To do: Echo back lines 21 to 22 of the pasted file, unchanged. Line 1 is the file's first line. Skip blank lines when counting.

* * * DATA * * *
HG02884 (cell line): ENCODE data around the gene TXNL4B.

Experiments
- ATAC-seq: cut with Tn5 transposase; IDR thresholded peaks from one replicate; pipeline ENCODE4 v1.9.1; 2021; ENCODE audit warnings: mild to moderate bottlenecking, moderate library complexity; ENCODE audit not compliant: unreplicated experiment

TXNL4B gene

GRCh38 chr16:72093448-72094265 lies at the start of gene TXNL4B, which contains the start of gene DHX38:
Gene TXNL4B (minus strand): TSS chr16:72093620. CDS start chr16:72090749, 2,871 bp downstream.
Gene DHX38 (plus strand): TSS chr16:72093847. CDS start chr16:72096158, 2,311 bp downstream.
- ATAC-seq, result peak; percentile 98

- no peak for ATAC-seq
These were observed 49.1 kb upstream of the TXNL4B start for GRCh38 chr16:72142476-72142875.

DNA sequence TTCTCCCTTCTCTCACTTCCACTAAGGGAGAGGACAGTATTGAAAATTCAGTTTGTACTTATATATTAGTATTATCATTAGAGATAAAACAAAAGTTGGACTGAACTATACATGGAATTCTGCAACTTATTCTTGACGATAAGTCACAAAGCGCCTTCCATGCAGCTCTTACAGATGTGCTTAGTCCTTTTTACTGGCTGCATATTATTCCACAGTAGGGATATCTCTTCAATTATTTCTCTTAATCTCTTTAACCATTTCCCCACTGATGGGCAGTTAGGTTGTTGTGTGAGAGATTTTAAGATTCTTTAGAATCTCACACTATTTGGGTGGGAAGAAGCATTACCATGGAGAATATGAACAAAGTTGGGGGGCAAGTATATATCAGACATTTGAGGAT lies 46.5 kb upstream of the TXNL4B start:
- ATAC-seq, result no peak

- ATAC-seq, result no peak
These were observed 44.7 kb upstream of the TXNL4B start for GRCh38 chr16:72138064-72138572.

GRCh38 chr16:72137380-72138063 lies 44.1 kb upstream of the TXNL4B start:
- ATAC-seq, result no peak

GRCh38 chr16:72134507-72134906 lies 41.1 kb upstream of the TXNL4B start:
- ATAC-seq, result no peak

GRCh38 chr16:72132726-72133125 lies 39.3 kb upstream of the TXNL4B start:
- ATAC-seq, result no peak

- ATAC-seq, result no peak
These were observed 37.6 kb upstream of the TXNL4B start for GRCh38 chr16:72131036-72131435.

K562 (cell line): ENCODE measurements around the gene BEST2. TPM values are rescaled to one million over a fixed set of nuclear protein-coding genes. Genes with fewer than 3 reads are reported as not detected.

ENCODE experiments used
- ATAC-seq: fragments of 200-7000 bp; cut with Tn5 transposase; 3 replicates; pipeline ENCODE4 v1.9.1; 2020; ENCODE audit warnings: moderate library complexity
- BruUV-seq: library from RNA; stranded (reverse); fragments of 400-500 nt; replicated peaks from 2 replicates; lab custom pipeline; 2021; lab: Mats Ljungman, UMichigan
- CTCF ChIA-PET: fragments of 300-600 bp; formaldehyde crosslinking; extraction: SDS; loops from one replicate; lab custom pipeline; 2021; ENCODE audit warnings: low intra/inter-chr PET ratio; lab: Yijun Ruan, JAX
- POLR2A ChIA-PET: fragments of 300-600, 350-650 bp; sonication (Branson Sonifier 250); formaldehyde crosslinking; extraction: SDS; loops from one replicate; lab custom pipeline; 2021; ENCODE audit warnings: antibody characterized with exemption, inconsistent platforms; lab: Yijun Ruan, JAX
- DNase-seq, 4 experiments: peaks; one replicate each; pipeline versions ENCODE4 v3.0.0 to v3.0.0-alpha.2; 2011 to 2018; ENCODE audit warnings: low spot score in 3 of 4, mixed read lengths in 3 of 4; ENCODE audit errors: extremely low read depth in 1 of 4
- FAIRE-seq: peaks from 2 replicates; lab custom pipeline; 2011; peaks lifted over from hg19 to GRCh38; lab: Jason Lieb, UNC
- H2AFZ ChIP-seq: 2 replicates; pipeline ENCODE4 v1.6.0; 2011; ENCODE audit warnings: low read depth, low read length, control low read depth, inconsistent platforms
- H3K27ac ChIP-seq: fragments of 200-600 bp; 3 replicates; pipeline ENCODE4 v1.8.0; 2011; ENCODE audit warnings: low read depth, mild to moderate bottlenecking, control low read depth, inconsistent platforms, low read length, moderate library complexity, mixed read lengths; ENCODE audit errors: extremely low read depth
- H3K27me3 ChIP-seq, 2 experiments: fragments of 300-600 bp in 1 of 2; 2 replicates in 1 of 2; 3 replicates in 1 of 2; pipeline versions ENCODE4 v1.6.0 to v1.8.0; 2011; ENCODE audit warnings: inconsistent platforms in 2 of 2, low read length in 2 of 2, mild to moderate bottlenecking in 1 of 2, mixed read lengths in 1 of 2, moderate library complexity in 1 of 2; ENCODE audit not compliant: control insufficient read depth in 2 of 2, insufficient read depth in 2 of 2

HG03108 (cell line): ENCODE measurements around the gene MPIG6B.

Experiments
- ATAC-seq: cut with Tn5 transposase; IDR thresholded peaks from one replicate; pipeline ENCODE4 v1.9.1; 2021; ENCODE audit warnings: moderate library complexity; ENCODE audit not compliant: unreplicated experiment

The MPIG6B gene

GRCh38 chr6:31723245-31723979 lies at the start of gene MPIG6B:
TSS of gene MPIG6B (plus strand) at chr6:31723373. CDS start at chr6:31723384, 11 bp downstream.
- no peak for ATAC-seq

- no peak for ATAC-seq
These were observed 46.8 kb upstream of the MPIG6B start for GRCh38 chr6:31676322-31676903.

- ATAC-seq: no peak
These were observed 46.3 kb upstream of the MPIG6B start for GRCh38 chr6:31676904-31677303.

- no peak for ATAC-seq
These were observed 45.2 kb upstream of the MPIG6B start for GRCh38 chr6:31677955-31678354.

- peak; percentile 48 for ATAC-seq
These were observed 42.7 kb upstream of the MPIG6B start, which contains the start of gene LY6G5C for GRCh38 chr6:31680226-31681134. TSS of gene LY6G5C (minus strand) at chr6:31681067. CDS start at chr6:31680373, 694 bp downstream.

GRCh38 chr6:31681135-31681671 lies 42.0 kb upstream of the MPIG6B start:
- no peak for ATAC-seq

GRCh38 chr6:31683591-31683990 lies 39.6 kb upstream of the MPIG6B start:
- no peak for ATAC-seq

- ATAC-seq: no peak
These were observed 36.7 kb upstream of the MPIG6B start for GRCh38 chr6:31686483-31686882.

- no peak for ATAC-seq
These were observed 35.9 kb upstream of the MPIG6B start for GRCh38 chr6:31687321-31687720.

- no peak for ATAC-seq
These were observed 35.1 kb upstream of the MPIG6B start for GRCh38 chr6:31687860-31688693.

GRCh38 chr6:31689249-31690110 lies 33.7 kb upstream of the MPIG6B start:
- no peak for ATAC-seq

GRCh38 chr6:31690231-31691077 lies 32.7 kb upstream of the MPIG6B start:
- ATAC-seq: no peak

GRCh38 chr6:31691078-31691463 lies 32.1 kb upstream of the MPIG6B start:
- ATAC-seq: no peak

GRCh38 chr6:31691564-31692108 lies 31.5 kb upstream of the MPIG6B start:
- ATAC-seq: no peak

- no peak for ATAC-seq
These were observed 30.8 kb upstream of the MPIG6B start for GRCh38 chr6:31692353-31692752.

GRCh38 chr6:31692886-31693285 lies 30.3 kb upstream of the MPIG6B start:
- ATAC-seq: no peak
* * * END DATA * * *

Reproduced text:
- ATAC-seq, result no peak
These were observed 37.6 kb upstream of the TXNL4B start for GRCh38 chr16:72131036-72131435.